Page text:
Migrating, adapting, transforming are natural processes of being alive. Turmoil: something every species experiences. From galaxies to quarks all living and nonliving forms change. What if disruption, devastation and even suffering are simply a natural part of planetary change? Is there anything to be gained from questioning human life in the context of such a dynamic perspective? Can it help make sense of what we feel, think and perceive while going through such tremendous personal and community loss and upheaval? Can our human consciousness be transformed through random acts of trauma?
WHAT’S THE POINT?
No one knowingly invites trauma into their life. Humans like excitement for sure and for some the rush of fear may be absolutely pleasurable. Just hang out with a group of fourteen year old and you’ll discover that the thrill of fear and mastering its biological and emotional aspects is a necessary life task. In the animal world PLAY is imperative and as vital as finding food and shelter. Play is how animals master their fear response, experience pleasure, bond with each other and hone appropriate life responses. Being taken by surprise, wrestling, surrendering, running, leaping, attacking, hiding are all aspects of play. From the looks of it, readying for trauma is coded into our animal genetic makeup.
If enduring change is within living bio-structures, surviving trauma just may have a larger purpose for our species. Recovering from trauma may be a human quest. Species that can not or do not adapt to their specific traumatic experience simply become extinct. This bio-intelligent imperative assures us that we humans can and must overcome our reaction to disaster. If the tools for recovery exist within our biological coding, what role does resiliency play in not only surviving disaster but learning from it? Can the nature of trauma actually drive our capacity for becoming wiser human beings?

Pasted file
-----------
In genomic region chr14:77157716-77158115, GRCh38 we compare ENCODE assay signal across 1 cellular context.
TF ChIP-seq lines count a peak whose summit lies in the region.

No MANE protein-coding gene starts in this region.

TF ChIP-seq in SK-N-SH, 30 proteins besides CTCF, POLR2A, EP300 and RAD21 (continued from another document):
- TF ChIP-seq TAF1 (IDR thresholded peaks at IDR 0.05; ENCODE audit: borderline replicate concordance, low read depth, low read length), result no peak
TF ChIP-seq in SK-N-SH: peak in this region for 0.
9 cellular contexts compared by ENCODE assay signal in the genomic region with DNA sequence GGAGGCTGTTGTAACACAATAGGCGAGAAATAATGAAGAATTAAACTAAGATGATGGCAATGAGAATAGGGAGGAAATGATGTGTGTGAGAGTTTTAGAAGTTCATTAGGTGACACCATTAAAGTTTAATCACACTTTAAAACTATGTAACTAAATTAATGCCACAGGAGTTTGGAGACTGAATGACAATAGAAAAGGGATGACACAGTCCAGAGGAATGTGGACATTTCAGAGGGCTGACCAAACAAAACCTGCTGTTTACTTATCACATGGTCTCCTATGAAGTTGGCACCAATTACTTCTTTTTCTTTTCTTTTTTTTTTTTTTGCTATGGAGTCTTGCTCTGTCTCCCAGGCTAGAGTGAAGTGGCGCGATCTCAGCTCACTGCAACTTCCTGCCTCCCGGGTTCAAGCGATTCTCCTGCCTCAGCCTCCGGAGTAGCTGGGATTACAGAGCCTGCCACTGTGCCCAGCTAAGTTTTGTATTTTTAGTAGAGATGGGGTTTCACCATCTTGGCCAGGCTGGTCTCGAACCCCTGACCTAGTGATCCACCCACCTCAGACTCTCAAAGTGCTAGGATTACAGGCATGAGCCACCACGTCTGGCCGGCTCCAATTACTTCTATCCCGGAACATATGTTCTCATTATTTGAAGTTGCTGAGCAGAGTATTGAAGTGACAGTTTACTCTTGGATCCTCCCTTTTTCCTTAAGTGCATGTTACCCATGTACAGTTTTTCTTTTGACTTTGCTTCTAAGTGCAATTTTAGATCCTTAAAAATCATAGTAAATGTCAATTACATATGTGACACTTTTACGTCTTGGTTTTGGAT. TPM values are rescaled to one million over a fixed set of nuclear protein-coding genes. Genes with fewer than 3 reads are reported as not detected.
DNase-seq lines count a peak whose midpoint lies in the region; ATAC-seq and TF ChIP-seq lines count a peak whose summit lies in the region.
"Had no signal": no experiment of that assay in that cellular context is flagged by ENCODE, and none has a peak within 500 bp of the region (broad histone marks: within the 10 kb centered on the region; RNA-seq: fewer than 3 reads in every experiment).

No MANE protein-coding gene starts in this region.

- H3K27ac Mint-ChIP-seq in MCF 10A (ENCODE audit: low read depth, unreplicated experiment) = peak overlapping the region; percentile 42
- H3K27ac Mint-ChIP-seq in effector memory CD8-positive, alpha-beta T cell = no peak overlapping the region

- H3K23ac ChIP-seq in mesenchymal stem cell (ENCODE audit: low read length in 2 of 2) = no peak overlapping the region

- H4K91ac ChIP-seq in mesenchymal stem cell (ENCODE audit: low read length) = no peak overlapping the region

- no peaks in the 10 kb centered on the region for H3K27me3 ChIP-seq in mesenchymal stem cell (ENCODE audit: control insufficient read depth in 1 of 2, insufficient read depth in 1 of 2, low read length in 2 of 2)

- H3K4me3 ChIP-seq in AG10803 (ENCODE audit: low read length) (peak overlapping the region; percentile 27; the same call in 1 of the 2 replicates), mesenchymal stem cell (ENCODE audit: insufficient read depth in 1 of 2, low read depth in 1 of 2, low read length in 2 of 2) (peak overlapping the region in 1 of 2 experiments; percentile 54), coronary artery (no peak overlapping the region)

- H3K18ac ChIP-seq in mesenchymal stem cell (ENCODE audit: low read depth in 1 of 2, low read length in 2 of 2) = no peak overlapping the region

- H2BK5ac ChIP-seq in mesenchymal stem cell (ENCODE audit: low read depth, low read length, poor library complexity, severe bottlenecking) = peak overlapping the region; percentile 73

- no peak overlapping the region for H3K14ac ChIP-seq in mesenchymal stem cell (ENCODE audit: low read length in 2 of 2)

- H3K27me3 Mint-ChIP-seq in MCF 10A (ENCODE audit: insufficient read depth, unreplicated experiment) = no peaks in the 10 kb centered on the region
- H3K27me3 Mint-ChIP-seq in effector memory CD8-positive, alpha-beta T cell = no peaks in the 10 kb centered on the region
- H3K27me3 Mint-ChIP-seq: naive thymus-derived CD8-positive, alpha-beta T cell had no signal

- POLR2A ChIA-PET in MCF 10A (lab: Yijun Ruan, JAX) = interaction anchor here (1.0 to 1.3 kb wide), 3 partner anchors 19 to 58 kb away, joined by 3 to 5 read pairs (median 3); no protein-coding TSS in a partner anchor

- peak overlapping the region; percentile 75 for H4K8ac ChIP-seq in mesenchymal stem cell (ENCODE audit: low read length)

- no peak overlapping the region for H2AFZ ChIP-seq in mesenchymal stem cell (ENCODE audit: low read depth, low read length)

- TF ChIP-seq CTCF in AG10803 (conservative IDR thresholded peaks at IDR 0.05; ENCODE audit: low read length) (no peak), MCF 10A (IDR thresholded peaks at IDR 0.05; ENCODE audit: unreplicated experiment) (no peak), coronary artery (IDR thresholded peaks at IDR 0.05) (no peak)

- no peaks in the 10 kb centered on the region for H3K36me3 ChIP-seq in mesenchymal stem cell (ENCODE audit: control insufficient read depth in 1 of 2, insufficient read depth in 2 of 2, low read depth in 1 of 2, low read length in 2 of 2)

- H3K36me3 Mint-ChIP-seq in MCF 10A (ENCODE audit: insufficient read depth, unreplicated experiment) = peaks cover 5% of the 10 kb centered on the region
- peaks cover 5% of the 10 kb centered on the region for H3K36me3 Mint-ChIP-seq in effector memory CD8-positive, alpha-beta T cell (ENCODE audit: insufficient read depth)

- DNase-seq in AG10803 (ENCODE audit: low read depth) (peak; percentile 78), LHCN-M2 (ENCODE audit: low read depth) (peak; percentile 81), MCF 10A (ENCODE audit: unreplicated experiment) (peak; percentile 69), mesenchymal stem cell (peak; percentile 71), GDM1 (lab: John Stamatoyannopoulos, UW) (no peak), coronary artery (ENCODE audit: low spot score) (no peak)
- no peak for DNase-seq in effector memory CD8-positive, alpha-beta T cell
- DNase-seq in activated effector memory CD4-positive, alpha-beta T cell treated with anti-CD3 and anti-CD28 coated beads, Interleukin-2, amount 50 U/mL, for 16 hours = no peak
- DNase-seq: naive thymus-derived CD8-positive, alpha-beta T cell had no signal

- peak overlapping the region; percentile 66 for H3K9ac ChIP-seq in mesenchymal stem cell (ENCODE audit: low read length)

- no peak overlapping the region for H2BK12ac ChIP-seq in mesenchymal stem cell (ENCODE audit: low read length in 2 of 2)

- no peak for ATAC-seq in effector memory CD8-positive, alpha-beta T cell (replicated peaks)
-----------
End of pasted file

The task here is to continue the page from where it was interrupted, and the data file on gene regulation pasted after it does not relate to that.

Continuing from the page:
UPHEAVAL: A NATURAL PART OF LIFE
When a sprouting seed begins its journey through the earth its expression changes the course of billions of microbes and organisms. The Butterfly Effect is the name given the idea that our sensitive dependence as a species is profoundly effected by small variations of a dynamic changing system, which produces larger variations in the long term behavior of the system. If this theory is correct scientist Edward Lorenz suggests “one flap of a seagull’s wings would be enough to alter the course of the weather forever” To our four billion year old earth consciousness, large shifts such as volcanoes, earthquakes, tornadoes, hurricanes, tsunamis all create great change, but what about our small personal explorations? How might they profoundly change the dynamics of life? If this idea has a grain of truth what does it tell each of us, working with our own personal upheavals, about how we can dynamically shift the consciousness of humanity as a whole?
By unveiling the fragility, precariousness and vulnerability of our humanity, trauma powerfully exposes us to the rawness of life as a living species. It seems impossible to stop such tragedy despite our greatest desire to do so. Viewing trauma as a part of life, we might be ready to consider the possibility that it has the potential of awakening. Einstein first recognized with the splitting of the atom, that our technology had advanced further than our moral and ethical ability to handle it. Might trauma be helping our species develop the awareness necessary to responsibly handle our technological advancements?